How I Met Your Mother. Period.

Last week game night was canceled, so I had an extra night to work on schoolwork.

So of course I instead taught myself how to use iMovie† by fixing the final episode of How I Met Your Mother.

OK, here come mild spoilers for a series that ran 2005-2014. I’m going to keep this to a level that I don’t think ruins anything if you haven’t seen the series and now go watch it, but tolerance of spoilers varies, so if you’re super extra-special averse, just take my word for it that it’s excellent except the final episode, and if you’re that averse I can’t possibly explain to you how to fix it without including spoilers. But if you trust me, read on.

For those not in the know, How I Met Your Mother is one of the best sitcoms ever—it’s the only sitcom in my lifetime (well, let’s say since highschool, inclusive, and not counting things that I only saw in reruns) that was appointment TV for me. Some felt a couple of the later seasons (particularly 6 & 7) wore a bit thin, but I never tired of it. The story is framed as Ted telling his kids how he met their mother.

Their are hints, particularly later in the series, that there’s a bit more to this than simply a ridiculously extended meet-cute—that there’s some important reason that Ted is telling his kids now (and by “now” I mean the year 2030). I’m not going to go into that, because it’s not necessary, and either you’ll pick up some hints if you watch it, or you won’t.

What I will talk about is the final episode and the final season. There are 5 main characters—6 if you count the titular mother. Across the final 3 seasons, 2 of the characters undergo a gradual, hard-won, heartfelt, touching, and believable transformation. The final season caps that character development and also builds a beautiful relationship between Ted and the mother.

And then in the final episode, they throw away basically all the character development of the entire 9 years of the series for 3 of the characters, and give the mother short shrift to boot. It’s completely out of left field, and does major violence to two of the characters.

But the good news is, it’s entirely in that last episode. There are no real hints of it prior, so if you just skip the final episode, you’re good. Except that that makes for a lousy non-ending. The creators re-cut the final episode as a bonus for the DVD release, but in addition to cutting out the crap they also cut out the resolution of the story. Instead of being horrible, it’s just unsatisfying.*

So I decided to see if it was possible, with the existing footage, to just excise the crap and still have a coherent episode. Turns out it is. I mean, it’s not perfect—it would be much better if it were filmed with this in mind. But trimming out 24 carefully-chosen minutes leaves me with a taut episode that captures almost all the good of the finale, preserves the integrity of all the characters, and still has a solid ending.  And I only had to lose a small part of one otherwise-good scene in the process of eliminating references to the crap.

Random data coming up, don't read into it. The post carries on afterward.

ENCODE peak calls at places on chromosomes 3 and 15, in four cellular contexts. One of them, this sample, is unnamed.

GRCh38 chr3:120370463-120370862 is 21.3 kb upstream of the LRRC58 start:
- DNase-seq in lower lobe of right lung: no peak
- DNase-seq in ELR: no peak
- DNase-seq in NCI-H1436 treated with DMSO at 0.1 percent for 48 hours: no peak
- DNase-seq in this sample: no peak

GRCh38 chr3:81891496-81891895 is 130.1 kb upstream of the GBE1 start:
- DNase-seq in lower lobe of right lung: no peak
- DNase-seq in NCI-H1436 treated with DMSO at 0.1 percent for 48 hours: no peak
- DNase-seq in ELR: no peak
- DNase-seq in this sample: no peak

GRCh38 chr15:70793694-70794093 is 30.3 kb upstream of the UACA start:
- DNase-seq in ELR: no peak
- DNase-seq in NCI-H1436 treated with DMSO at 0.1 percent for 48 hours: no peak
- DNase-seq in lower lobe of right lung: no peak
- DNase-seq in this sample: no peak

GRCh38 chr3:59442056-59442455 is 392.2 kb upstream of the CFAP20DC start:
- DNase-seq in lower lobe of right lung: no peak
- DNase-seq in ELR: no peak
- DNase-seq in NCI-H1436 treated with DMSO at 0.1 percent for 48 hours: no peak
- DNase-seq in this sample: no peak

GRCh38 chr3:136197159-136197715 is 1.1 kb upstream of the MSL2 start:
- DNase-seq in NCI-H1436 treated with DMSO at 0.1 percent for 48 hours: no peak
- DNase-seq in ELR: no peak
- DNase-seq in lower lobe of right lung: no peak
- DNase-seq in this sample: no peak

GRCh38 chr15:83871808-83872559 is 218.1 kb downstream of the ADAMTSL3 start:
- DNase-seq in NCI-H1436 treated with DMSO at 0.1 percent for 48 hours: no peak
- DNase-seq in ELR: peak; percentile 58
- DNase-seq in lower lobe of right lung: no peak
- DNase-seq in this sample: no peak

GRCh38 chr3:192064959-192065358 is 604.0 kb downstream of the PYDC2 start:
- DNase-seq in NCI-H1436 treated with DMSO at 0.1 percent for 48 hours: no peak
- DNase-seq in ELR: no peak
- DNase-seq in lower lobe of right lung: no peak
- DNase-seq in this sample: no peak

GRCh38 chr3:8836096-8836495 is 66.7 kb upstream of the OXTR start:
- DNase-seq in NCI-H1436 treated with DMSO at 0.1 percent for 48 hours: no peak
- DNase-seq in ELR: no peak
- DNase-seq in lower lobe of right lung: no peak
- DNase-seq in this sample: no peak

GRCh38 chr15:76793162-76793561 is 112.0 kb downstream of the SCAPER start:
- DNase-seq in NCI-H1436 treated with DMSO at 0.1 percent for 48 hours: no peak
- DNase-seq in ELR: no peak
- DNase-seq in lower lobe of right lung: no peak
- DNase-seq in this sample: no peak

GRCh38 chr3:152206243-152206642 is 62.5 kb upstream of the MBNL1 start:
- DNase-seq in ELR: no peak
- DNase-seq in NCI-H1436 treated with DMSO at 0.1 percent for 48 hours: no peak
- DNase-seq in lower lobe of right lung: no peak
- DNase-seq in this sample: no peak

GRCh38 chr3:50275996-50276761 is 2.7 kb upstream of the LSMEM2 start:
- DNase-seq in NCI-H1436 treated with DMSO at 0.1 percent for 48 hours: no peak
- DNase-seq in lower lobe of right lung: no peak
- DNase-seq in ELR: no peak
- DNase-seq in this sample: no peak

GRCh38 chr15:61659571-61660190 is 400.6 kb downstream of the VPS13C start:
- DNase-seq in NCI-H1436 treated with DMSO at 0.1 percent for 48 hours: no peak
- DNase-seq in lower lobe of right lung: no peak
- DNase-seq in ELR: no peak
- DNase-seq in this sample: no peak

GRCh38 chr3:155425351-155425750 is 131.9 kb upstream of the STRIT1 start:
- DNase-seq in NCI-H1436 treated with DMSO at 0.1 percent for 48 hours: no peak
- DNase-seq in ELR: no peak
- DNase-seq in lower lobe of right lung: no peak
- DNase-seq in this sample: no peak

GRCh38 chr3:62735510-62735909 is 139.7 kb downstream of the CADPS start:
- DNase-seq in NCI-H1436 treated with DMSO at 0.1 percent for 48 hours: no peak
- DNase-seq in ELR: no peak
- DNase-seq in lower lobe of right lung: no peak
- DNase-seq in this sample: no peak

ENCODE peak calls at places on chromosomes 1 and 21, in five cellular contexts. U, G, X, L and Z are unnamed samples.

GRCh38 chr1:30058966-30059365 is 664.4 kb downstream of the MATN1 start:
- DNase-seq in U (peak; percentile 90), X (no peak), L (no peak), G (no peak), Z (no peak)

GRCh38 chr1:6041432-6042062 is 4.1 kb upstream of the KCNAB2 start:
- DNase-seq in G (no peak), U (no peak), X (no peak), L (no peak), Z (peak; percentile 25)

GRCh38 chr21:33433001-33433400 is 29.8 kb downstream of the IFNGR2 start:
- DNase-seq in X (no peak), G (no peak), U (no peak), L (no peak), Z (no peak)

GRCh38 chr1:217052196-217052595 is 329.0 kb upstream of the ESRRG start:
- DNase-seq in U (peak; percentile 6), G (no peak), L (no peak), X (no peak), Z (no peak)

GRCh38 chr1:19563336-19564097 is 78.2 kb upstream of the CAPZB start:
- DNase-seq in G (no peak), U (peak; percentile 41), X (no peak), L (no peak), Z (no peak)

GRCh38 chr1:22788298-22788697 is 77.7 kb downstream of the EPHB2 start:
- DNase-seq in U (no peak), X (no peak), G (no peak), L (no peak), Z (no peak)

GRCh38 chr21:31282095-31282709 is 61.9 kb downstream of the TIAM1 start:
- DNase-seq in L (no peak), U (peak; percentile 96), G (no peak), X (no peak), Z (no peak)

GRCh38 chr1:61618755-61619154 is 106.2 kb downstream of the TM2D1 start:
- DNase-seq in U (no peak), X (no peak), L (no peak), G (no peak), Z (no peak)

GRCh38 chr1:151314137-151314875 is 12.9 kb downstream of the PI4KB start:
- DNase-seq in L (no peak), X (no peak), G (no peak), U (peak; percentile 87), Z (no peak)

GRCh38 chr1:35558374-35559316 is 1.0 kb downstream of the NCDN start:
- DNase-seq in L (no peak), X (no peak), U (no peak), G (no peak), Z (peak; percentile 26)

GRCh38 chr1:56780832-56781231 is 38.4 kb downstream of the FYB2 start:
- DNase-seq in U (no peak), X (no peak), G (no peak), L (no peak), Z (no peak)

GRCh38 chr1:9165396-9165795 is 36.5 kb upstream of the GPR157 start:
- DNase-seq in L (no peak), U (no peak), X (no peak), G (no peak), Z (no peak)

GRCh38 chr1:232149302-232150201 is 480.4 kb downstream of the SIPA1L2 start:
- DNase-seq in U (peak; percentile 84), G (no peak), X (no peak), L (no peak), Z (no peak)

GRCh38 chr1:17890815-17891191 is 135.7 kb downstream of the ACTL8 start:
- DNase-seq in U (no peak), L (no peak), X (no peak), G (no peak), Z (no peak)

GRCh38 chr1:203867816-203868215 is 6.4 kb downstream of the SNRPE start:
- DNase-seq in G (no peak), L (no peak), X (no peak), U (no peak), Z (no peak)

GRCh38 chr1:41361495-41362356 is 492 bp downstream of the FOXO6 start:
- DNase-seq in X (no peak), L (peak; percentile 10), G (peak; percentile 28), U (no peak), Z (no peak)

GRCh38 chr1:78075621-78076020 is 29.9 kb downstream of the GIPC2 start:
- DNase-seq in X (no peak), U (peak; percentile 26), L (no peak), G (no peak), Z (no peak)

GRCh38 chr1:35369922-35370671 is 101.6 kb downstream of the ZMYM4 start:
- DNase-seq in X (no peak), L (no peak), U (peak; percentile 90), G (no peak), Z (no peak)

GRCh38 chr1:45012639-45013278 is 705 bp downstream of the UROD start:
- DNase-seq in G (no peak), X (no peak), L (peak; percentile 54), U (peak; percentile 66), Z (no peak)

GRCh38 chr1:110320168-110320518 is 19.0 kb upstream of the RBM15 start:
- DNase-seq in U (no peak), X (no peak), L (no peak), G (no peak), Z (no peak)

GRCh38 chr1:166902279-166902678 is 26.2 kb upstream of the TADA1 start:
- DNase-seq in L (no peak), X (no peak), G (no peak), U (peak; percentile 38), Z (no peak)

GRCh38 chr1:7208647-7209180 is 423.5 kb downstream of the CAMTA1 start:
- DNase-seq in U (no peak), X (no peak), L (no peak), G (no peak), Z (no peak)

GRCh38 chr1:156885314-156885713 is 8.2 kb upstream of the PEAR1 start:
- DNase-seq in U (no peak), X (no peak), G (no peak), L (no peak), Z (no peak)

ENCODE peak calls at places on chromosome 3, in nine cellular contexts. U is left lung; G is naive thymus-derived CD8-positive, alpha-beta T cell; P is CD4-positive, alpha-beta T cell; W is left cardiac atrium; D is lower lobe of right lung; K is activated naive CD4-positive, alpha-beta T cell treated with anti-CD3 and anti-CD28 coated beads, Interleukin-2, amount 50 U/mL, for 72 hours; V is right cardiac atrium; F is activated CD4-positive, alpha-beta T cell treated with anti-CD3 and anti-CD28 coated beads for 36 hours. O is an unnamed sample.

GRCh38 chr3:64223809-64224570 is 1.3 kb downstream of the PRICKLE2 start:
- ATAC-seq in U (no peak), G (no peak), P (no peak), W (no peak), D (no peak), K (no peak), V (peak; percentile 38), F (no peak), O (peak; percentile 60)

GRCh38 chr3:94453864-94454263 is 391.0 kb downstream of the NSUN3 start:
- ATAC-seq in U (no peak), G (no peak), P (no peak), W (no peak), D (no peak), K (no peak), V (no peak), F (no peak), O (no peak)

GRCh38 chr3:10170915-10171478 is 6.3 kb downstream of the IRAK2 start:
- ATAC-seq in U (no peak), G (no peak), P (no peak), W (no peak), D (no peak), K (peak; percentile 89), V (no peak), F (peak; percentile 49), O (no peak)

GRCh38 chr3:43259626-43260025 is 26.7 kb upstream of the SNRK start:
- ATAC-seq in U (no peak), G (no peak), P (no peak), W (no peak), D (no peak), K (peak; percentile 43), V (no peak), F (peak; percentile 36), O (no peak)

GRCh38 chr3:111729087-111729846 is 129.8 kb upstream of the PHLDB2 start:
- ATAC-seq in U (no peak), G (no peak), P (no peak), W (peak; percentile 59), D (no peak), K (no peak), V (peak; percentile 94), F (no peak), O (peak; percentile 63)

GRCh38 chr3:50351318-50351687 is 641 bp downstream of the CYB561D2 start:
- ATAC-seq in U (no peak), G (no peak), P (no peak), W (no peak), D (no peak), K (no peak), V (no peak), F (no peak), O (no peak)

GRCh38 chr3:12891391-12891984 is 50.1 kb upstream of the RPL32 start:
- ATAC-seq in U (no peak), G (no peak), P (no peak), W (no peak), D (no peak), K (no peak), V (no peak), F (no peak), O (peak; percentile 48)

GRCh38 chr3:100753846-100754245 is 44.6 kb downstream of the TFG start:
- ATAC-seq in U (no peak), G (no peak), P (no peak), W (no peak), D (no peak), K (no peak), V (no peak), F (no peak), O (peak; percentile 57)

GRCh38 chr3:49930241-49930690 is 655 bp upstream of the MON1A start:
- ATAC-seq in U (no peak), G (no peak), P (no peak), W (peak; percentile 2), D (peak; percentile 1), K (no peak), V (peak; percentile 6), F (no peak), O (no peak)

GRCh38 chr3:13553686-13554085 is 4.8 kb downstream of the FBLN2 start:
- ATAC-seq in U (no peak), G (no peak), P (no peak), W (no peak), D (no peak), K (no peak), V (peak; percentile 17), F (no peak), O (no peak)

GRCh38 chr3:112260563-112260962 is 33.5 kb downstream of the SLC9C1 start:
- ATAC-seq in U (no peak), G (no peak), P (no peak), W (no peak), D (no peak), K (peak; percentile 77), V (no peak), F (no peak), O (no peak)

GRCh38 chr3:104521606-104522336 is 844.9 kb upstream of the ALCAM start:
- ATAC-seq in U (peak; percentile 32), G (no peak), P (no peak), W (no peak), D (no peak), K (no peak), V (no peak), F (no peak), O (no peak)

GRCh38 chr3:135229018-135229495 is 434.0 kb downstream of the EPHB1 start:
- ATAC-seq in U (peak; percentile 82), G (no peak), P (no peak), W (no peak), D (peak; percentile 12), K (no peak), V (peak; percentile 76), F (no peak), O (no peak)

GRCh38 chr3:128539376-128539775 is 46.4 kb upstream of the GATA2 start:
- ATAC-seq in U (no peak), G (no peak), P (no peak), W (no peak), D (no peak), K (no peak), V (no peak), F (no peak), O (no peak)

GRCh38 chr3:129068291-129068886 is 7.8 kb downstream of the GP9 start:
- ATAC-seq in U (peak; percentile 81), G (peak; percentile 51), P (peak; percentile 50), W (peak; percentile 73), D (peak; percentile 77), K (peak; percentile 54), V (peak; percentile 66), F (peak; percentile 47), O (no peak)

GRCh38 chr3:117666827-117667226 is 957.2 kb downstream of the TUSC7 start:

It’s frustrating to see how easy this is—if I can do this with the existing footage, it would’ve been super easy for the show’s creators to do it even better, and give everyone a solid ending to their story. Considering their version of an alternate ending, it’s clear to me that they don’t even understand what’s wrong with their original ending.

In case you want to do this yourself, here are my edits, based on a total runtime of 43:36, so you may need to adjust slightly depending on your source. All of these breaks except the short one around the 34-minute mark are scene transitions, so should be pretty easy to find.

  • 00:00-11:01: keep
  • 11:01-11:29: delete
  • 11:29-12:14: keep
  • 12:14-31:51: delete
  • 31:51-33:55: keep
  • 33:55-35:19: delete
  • 35:19-40:07: keep
  • 40:07-42:38: delete
  • 42:38-end: keep

† It has such a ridiculously steep learning curve‡ that “taught myself” really is self-aggrandizement. You can pretty much just sit down and start using it.

‡ When measuring facility with something over time, time is the independent access, so the steeper the curve, the faster it is being learned. Something that is extremely hard to learn would actually have a very shallow learning curve.

* If you decide to watch the final episode, probably the best stopping point is at 10m6s, when Lily says “Not like this; this is different”. It kinda leaves the end hanging, but if you go any farther, you encounter the crap.

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